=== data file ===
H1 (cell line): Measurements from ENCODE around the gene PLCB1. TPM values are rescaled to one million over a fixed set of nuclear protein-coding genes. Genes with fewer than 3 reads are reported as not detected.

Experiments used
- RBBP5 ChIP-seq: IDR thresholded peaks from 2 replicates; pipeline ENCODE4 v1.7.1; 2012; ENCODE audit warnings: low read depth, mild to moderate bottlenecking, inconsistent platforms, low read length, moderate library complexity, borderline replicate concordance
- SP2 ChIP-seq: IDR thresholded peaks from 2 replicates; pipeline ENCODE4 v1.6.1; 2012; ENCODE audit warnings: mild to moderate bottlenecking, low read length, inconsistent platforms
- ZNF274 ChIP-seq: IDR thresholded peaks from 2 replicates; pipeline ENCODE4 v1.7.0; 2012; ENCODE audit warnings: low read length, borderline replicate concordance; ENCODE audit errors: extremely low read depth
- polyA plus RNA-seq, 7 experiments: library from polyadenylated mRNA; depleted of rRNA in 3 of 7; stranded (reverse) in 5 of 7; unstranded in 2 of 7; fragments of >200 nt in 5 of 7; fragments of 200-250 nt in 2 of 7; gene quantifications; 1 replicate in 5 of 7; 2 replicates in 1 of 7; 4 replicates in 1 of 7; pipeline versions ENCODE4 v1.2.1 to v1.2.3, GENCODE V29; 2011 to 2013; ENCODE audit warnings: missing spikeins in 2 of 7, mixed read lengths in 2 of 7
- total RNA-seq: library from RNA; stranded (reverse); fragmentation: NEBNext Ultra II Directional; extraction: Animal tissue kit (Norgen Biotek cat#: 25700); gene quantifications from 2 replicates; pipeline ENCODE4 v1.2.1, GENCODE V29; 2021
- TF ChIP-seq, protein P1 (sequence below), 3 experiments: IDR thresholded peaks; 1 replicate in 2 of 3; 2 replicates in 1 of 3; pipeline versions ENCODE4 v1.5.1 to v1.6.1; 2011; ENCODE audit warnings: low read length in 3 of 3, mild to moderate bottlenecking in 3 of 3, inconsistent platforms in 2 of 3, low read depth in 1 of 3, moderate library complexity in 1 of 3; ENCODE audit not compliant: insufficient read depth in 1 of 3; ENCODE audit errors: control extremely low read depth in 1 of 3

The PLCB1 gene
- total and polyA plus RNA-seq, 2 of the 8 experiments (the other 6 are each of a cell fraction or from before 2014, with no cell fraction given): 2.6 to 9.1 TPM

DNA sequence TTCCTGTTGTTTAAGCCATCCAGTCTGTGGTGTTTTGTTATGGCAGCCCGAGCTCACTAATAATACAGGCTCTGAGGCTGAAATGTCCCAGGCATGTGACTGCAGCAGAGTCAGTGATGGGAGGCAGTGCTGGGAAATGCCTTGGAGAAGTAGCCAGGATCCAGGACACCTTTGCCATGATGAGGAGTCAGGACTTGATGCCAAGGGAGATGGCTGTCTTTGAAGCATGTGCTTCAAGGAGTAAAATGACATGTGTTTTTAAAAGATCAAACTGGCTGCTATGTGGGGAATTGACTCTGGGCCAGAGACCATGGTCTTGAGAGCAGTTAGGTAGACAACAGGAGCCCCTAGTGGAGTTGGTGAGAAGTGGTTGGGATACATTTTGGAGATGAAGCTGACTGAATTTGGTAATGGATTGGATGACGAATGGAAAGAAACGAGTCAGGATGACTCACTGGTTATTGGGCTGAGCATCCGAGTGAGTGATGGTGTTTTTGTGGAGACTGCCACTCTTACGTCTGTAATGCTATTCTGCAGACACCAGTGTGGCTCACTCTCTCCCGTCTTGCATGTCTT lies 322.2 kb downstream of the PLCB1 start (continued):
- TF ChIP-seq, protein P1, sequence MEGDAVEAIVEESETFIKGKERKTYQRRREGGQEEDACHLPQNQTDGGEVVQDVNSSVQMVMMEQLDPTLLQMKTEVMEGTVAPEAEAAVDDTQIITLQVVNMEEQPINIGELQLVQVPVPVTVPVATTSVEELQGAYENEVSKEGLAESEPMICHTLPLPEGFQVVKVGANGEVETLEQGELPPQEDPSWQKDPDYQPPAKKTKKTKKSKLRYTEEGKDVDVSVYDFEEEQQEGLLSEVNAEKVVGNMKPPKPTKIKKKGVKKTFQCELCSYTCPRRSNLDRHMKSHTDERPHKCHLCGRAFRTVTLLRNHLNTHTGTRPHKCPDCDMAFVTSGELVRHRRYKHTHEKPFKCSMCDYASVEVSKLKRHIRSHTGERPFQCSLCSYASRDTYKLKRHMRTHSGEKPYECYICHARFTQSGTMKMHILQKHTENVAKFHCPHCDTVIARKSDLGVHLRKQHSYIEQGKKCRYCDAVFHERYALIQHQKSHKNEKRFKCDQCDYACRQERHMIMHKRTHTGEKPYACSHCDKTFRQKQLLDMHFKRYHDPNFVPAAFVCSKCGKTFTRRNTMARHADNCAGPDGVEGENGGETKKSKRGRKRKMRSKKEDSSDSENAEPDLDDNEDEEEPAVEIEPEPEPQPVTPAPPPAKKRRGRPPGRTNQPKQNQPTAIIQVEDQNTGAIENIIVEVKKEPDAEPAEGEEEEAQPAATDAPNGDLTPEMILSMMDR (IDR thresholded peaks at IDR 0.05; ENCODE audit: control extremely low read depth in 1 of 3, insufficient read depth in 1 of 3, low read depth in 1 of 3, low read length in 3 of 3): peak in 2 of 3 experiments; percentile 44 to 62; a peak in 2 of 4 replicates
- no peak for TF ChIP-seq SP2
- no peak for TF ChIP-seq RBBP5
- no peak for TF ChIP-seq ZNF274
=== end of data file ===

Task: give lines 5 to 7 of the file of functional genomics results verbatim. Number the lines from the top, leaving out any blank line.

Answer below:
- ZNF274 ChIP-seq: IDR thresholded peaks from 2 replicates; pipeline ENCODE4 v1.7.0; 2012; ENCODE audit warnings: low read length, borderline replicate concordance; ENCODE audit errors: extremely low read depth
- polyA plus RNA-seq, 7 experiments: library from polyadenylated mRNA; depleted of rRNA in 3 of 7; stranded (reverse) in 5 of 7; unstranded in 2 of 7; fragments of >200 nt in 5 of 7; fragments of 200-250 nt in 2 of 7; gene quantifications; 1 replicate in 5 of 7; 2 replicates in 1 of 7; 4 replicates in 1 of 7; pipeline versions ENCODE4 v1.2.1 to v1.2.3, GENCODE V29; 2011 to 2013; ENCODE audit warnings: missing spikeins in 2 of 7, mixed read lengths in 2 of 7
- total RNA-seq: library from RNA; stranded (reverse); fragmentation: NEBNext Ultra II Directional; extraction: Animal tissue kit (Norgen Biotek cat#: 25700); gene quantifications from 2 replicates; pipeline ENCODE4 v1.2.1, GENCODE V29; 2021